GMC Acadia Service Battery Charging System

Of all the warning messages on GMC Acadia’s instrument panel, the most annoying is the ‘service battery charging system.’

That’s mainly because it occurs in a variety of situations.

Sometimes, you get this warning when trying to start the vehicle, while in other cases, it appears when the engine is already running.

In this post, we’ll discuss all the possible reasons for this problem and different fixes you can apply.

GMC Acadia Service Battery Charging System Reset

There are different ways to reset the service battery charging system warning light in GMC Acadia, depending on whether you’re getting it due to an electrical glitch or some faulty component.

If it’s the former, you can try resetting the ECU by disconnecting the battery terminals or clearing the message through a code scanner.

These procedures will fix the warning message if it’s popping up due to a computer glitch.

However, if there’s a malfunctioning charging system component triggering the message, it’ll reappear.

In such a situation, you’ll have to use the code scanner to find out the exact component that’s causing the problem.

If you have no code scanner, the only option left is to check each component in the charging system, such as the battery, alternator, battery current sensor, etc., one by one.

What is the Car’s Battery Charging System?

Before analyzing this warning message, we need to discuss how car batteries are charged.

In modern non-EV vehicles, the electrical system consists of a battery, a starter motor, an alternator, and a serpentine belt.

Initially, the vehicle’s ignition key is in the off position, and the engine is not running.

When you turn the key to the start position, the battery converts its chemical energy into electrical energy and sends a powerful jolt to energize the starter motor.

The starter motor uses this power to temporarily engage a small gear to the flywheel, which causes the latter to start spinning.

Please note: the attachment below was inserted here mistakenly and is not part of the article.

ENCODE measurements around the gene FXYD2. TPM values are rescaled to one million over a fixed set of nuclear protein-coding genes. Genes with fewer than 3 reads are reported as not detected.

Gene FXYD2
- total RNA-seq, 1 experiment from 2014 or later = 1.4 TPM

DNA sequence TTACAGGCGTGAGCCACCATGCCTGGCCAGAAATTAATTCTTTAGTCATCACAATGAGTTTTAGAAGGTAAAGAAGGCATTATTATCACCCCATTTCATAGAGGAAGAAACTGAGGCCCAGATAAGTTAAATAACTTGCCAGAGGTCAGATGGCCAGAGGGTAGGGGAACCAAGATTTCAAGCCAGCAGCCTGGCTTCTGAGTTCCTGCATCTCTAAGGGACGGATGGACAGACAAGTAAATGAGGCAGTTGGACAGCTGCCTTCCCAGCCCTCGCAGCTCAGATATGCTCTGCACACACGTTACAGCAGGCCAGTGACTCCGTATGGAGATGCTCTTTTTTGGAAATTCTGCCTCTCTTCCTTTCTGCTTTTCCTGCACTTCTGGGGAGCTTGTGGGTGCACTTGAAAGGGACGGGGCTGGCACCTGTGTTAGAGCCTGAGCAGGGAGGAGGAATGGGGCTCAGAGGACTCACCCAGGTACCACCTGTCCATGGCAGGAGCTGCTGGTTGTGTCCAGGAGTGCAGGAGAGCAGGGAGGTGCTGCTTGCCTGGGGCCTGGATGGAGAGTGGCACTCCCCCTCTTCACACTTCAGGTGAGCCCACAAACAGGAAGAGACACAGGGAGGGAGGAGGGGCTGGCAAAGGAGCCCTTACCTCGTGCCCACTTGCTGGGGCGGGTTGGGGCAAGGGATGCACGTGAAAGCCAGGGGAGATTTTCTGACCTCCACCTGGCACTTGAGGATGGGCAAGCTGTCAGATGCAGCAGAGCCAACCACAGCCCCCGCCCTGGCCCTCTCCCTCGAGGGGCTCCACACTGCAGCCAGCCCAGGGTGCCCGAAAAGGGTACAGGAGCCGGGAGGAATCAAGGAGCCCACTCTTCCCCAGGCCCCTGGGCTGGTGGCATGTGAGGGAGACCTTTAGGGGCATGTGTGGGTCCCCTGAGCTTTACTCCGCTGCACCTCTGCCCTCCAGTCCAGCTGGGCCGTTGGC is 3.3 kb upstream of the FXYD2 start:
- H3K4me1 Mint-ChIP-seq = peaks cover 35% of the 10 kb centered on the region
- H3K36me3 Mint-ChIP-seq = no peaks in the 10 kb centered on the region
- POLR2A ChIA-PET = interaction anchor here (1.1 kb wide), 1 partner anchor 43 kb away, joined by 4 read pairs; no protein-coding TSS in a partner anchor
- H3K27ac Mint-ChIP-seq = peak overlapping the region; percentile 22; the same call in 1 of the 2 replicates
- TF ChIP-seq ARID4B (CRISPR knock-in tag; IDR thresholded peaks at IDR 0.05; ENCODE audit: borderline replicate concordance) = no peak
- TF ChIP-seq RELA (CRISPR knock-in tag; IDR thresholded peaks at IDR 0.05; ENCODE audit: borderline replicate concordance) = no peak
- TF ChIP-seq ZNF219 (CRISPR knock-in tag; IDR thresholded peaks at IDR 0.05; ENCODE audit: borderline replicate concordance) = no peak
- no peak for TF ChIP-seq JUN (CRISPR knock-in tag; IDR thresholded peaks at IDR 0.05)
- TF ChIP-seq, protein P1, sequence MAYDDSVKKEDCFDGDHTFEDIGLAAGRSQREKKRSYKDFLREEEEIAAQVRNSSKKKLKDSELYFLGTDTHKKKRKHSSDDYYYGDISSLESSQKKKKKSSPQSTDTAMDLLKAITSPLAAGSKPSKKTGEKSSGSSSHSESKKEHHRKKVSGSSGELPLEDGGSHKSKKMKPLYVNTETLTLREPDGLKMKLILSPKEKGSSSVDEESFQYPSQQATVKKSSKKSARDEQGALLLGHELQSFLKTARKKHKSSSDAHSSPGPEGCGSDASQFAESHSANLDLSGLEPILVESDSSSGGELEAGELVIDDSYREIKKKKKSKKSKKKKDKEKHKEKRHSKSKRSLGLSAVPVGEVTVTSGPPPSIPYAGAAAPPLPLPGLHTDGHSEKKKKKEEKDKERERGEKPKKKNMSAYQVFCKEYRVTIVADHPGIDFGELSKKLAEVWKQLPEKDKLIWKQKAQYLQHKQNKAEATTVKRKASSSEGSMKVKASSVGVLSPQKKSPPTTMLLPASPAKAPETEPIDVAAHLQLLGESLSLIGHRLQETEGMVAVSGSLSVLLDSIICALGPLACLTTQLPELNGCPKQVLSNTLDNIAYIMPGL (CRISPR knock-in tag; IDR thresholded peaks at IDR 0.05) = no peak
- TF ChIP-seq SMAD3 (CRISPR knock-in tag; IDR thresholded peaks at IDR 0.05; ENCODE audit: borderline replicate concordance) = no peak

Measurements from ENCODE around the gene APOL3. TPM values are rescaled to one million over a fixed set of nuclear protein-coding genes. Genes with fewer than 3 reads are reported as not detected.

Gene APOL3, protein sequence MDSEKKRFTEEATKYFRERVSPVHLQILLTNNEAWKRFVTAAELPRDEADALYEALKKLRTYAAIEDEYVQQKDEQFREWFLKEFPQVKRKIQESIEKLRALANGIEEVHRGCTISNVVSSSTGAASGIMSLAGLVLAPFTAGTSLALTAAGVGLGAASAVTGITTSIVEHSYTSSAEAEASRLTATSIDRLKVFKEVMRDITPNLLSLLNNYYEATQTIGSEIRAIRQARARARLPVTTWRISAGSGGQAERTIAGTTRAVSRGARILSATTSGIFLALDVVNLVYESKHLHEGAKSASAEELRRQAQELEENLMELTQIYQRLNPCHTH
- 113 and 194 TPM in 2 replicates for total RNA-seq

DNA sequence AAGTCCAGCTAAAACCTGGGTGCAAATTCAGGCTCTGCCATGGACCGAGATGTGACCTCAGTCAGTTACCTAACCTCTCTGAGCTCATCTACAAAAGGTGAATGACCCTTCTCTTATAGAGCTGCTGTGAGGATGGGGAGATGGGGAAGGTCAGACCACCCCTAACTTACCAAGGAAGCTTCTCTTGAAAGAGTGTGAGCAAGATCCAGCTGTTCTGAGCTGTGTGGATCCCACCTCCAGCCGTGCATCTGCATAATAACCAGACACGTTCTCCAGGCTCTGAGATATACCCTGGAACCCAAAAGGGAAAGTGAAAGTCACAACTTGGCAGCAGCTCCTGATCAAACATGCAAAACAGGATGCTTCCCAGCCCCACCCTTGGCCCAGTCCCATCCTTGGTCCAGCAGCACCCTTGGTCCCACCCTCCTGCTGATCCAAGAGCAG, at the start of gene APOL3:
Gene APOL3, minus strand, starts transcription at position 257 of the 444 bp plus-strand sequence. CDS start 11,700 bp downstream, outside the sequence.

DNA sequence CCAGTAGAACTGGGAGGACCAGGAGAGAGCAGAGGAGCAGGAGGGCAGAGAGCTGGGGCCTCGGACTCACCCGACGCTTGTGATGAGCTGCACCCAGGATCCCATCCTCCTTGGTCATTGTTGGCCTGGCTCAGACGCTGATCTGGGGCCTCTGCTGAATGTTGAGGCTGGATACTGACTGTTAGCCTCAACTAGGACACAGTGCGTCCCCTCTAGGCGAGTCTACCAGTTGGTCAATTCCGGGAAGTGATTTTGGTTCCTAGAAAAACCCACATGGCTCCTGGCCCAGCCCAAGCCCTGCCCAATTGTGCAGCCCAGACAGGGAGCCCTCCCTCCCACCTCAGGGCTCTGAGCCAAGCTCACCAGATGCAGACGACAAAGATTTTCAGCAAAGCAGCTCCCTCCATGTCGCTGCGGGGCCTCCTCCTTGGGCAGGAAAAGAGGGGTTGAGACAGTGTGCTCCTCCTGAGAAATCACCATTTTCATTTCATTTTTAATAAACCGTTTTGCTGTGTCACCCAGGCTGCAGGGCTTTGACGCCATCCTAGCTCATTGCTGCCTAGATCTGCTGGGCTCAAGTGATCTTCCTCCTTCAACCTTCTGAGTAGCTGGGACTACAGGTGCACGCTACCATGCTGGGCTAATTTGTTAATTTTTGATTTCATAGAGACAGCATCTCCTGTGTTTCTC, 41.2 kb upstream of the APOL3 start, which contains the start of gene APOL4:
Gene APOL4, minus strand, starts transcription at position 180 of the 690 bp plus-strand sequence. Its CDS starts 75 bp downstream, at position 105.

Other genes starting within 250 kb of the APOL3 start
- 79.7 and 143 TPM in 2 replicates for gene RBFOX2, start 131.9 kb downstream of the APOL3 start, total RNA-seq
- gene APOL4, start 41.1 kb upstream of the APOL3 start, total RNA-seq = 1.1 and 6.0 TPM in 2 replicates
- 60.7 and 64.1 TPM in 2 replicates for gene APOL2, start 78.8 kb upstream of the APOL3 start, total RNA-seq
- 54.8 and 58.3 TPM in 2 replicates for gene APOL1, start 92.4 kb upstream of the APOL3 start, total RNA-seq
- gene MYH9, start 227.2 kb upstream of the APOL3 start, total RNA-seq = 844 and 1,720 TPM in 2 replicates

Since the flywheel is connected to the crankshaft, its rotation causes the crankshaft to rotate, resulting in the engine starting.

The alternator is connected to the crankshaft via the serpentine belt. So, when the latter starts running, it causes the alternator to run, too.

The alternator converts the mechanical energy into electrical energy and starts to power all of the vehicle systems, such as A/C, power steering, infotainment system, etc.

It also replenishes the battery to make up for the power it lost while energizing the starter motor.

But if the electrical load from the vehicle systems exceeds the alternator’s output, the battery steps in again to meet the demand.

What Does Service Battery Charging System Mean?

In theory, this warning message means there’s some problem with your battery charging system that’s preventing the battery from getting charged by the alternator.

This is a serious issue because if the battery is not being charged, it will not be able to start the engine next time. As a result, your vehicle will not start, and you might have to jumpstart it.

That said, many Acadia owners have reported that this message appears for no reason. You can confirm if that’s the case through a code scanner.

If there’s no error code generated, it usually indicates an ECU glitch. In such a case, you can try fixing this error by resetting the ECU. All you need to do is to disconnect the negative battery terminal temporarily.

How to Fix GMC Acadia Service Battery Charging System?

If resetting the ECU didn’t fix your issue, it indicates a faulty component in the vehicle’s charging system.